My 3% NGDP trend prediction, 2 years later

Back in July 2014, I made a prediction that 3% NGDP growth was the new normal, as soon as unemployment fell to the natural rate. At the time, that prediction raised some eyebrows.  The 12-month NGDP growth rate was running 4.5% in the second quarter of 2014, and rose to 4.9% in Q3.  The Fed’s estimate of the long-term growth trend was considerably higher than 3%, as were private forecasters.  But look what’s happened since:

Screen Shot 2016-07-29 at 9.14.56 AMThe NGDP growth rate has fallen below 2.5% over the past 12 months.  That’s partly due to the falling oil prices, and I expect inflation to bounce back a bit. But I also expect the unemployment rate to stop falling soon, so I’m sticking with 3%, which looks increasingly likely as a long run NGDP trend.

Here’s what I said in July 2014:

3.  The Fed has a big NGDP problem.  It’s becoming increasingly clear that when the labor market recovers, RGDP growth will be very slow, maybe 1.2%.  Add in about 1.8% on the GDP deflator, and 3% NGDP growth looks like the new normal, assuming the Fed intends to stick with 2% PCE inflation targeting.  Bill Woolsey wins!!  Here’s the problem.  The Fed wants to do both of these things:

a.  Continue targeting inflation at 2%.

b.  Continuing to use interest rates as the instrument of policy.

But it won’t work.  At 3% trend NGDP growth, nominal interest rates will fall to zero in every single recession going forward.  The Fed will be spinning their wheels just when monetary stimulus is most needed.  At some point they will need a new policy instrument/target.  Lars Christensen has a very good post discussing a clever idea by Bennett McCallum, but in my view this idea works better for small countries than for the US, which is likely to follow the global business cycle.  NGDP futures anyone?  Level targeting?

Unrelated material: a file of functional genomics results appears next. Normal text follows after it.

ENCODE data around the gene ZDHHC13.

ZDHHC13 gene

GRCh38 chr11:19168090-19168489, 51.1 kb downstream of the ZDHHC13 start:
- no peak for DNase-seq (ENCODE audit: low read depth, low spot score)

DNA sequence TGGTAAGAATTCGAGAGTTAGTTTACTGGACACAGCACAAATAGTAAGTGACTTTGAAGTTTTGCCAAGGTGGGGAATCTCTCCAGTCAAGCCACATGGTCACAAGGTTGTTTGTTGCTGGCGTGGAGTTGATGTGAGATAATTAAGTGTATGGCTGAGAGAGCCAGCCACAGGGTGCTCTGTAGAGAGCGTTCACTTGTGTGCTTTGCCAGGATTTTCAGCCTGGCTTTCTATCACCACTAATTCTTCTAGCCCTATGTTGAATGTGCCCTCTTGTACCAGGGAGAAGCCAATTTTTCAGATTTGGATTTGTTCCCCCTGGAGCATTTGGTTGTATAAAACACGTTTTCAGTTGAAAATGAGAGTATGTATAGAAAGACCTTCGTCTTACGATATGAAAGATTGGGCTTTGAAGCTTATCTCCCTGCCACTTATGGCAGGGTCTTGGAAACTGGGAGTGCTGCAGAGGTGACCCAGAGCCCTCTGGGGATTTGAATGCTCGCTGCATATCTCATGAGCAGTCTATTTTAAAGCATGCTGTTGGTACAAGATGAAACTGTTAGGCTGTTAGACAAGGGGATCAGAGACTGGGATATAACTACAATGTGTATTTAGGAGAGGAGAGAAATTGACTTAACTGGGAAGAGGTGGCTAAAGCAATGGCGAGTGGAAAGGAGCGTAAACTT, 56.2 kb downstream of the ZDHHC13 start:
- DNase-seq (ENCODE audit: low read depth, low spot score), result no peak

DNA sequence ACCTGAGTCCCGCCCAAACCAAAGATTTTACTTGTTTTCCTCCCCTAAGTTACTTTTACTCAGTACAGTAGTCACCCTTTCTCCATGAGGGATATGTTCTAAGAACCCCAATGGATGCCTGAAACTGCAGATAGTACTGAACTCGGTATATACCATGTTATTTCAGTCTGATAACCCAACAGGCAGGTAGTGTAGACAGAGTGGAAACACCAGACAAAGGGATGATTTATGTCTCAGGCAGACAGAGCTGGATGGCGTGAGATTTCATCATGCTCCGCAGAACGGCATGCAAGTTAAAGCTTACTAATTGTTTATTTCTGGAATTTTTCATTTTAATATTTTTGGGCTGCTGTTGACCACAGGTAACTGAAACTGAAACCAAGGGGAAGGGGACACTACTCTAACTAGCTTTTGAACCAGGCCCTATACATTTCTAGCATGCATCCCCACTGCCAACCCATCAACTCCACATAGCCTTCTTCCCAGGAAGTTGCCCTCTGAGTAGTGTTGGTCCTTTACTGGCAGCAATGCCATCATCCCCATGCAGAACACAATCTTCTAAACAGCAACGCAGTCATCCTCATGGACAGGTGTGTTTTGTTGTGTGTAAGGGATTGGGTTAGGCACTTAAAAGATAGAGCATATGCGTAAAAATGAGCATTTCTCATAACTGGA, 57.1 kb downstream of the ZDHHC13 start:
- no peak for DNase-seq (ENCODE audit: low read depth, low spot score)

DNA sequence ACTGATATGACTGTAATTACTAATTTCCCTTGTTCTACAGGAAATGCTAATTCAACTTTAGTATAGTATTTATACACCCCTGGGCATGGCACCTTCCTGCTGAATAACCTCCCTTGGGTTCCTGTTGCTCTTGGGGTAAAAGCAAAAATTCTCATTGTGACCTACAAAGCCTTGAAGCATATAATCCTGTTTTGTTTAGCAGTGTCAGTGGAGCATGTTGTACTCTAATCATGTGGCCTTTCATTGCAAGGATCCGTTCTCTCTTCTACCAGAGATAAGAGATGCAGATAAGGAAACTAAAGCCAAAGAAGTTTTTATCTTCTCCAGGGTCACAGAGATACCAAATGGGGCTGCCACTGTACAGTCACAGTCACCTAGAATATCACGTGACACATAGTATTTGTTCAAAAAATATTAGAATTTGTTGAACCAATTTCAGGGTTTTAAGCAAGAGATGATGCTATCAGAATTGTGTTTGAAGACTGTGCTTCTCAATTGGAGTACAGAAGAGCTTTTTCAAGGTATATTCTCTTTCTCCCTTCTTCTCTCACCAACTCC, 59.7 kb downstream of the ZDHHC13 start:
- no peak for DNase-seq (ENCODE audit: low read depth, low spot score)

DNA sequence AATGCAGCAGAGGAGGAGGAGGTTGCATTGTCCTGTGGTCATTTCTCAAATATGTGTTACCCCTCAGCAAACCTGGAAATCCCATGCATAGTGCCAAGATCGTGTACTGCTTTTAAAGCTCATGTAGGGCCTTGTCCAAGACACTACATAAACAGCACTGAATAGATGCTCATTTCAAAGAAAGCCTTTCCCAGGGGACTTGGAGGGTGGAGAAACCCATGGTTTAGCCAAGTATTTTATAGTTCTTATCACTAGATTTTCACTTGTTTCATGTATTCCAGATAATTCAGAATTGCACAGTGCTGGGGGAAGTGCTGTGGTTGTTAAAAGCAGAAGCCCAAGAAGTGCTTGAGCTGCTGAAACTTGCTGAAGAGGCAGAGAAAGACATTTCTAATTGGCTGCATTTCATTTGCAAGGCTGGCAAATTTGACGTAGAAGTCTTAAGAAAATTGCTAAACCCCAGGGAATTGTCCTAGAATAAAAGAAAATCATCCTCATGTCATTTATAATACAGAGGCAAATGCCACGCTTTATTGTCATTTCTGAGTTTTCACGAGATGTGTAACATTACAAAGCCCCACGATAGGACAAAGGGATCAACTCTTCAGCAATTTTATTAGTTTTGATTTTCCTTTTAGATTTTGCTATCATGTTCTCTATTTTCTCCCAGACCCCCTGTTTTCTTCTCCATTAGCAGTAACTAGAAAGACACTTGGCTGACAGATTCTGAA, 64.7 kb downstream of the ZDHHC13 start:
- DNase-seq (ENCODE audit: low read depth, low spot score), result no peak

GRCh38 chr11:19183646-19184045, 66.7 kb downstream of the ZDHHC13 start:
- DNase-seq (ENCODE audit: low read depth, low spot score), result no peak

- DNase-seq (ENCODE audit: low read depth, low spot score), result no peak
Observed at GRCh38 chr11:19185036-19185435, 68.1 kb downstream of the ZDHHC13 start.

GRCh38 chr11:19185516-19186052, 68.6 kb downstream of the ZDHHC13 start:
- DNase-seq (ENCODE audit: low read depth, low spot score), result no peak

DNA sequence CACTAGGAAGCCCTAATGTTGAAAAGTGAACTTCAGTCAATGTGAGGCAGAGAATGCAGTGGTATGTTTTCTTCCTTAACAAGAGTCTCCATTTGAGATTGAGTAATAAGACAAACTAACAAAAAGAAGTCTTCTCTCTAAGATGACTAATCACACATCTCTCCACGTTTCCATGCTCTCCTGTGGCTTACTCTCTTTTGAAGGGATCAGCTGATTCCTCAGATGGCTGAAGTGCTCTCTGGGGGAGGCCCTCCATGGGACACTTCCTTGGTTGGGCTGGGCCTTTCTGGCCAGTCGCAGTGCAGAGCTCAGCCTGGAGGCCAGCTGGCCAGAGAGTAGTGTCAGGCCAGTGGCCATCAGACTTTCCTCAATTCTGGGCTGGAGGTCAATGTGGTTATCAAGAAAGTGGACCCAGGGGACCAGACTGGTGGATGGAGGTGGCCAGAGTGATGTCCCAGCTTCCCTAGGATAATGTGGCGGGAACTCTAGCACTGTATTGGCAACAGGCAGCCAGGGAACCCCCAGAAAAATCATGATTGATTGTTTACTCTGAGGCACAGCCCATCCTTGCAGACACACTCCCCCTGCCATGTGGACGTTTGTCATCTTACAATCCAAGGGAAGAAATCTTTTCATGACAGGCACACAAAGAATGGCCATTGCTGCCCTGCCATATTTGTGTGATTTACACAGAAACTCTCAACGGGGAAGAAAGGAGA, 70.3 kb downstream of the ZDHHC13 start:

4.  Unemployment is likely to fall to the natural rate (estimated by the Fed at 5.6%) quite quickly. There will be a debate about what to do next.  It will be the wrong debate.  The debate needs to be about where the Fed wants to go in the long run.  First figure out where you want to go in the long run, then adjust your short run policy as needed.  Otherwise the blogosphere debate will be like a bunch of drunken frat boys arguing about which street to take, when they can’t even agree on which bar they are going to.

As I expected, unemployment did fall to 5.6% fairly quickly, more rapidly than the Fed predicted.  And growth in both nominal and real GDP was slower than the Fed predicted.  So how was I able to beat the highly skilled Fed forecasters at their own game?

The answer is simple.  Way back in 2011 I noticed that this was a “job-filled non-recovery”, while most pundits were still talking about a jobless recovery.  That is, I noticed that RGDP was not recovering as expected, but the unemployment rate was falling rapidly.  And this process has continued up until the present.  By 2014 I had seen enough to regard this strange pattern as more than a fluke, rather as the new normal.  The asset markets (long term bond yields) were clearly signaling more slow NGDP growth ahead. Thus I figured that if the unemployment rate is falling rapidly, and NGDP growth is still only about 4%, you know that when the unemployment rate stops falling, the NGDP growth rate will slow dramatically.  And that’s exactly what happened.  The trick was to take the data seriously, and not assume we were going to return to some mythical “normal” level of NGDP growth.